This course will become read-only in the near future. Tell us at if that is a problem.

Task 3: Classical conditioning

What is classical conditioning?

Ivan Pavlov

Classical conditioning (also Pavlovian conditioning or respondent conditioning) is a form of learning in which one stimulus, the conditioned stimulus or CS, comes to signal the occurrence of a second stimulus, the unconditioned stimulus or US. The US is usually a biologically significant stimulus such as food or pain that elicits a response from the start; this is called the unconditioned response or UR. The CS usually produces no particular response at first, but after conditioning it elicits the conditioned response or CR. Classical conditioning differs from operant or instrumental conditioning, in which behavior emitted by the organism is strengthened or weakened by its consequences (e.g. reward or punishment).[1] Conditioning is usually done by pairing the two stimuli, as in Pavlov’s classic experiments.[2] Pavlov presented dogs with a ringing bell (CS) followed by food (US). The food (US) elicited salivation (UR), and after repeated bell-food pairings the bell also caused the dogs to salivate (CR)...

See the complete article here:

Case study ' the little Albert experiment "

The Little Albert experiment was a case study showing empirical evidence of classical conditioning in humans. This study was also an example of stimulus generalization. It was conducted in 1920 by John B. Watson along with his assistant Rosalie Rayner. The study was done at Johns Hopkins University...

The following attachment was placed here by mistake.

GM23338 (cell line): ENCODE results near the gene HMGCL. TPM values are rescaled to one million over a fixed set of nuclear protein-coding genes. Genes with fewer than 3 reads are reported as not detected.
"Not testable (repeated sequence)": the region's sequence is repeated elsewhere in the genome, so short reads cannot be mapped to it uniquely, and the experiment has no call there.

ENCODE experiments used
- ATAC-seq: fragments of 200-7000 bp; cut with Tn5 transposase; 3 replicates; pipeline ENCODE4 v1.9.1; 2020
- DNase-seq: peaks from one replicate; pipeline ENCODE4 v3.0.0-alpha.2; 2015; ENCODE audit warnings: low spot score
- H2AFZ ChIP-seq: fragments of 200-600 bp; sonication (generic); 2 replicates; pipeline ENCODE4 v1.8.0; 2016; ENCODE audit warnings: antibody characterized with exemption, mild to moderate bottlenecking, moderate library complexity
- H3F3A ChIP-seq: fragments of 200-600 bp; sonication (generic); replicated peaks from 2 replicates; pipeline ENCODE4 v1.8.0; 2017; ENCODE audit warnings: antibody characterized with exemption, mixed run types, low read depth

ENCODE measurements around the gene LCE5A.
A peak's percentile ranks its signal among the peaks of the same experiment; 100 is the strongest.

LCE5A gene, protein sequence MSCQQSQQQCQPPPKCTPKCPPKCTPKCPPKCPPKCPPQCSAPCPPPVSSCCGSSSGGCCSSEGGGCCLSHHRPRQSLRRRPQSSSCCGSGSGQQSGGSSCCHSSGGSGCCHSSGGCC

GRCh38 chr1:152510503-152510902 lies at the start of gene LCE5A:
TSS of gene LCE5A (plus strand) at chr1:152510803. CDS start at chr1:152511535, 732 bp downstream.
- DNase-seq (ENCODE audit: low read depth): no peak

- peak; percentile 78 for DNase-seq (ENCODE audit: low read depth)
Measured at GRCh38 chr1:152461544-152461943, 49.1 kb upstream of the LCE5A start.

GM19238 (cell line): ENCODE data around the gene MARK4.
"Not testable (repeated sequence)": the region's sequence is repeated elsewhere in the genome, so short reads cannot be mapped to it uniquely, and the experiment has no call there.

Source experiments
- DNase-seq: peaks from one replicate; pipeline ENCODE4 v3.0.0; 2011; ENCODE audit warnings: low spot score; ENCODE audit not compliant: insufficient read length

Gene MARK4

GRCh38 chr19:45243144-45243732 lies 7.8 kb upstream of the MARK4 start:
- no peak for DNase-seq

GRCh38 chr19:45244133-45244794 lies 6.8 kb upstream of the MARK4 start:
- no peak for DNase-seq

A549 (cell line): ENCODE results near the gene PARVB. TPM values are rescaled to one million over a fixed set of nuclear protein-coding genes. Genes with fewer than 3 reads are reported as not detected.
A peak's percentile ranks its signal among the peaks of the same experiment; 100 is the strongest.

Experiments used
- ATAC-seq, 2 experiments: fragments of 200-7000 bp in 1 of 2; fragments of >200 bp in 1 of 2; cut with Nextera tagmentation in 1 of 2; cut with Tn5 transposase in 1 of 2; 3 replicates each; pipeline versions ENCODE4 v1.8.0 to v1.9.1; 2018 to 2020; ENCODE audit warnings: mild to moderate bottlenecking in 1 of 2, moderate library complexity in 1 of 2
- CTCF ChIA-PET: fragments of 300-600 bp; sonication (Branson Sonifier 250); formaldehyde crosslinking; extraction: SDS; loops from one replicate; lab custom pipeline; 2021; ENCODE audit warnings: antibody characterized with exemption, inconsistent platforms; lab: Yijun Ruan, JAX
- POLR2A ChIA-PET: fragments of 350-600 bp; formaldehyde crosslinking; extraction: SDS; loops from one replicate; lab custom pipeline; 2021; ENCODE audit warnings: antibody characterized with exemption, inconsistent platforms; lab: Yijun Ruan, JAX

... by present-day[vague] standards, Watson's experiment was unethical for numerous reasons. It is now measured immoral to evoke reactions of fear in humans under laboratory circumstances, except if the participant has given an informed approval to being purposely horrified as part of the experiment. Experiments should not cause the human participants to suffer unnecessary distress or to be in any way physically harmed. The welfare of the human participants must always be the paramount consideration in any form of research, and this is especially true with specially protected groups such as children... John B. Watson, after observing children in the field, was interested in finding support for his notion that the reaction of children, whenever they heard loud noises, was prompted by fear. Furthermore, he reasoned that this fear was innate or due to an unconditioned response. He felt that following the principles of classical conditioning, he could condition a child to fear another distinctive stimulus which normally would not be feared by a child...

See the complete article here:

When you have some spare time you should work through the 'Classical conditioning module at

Task Discussion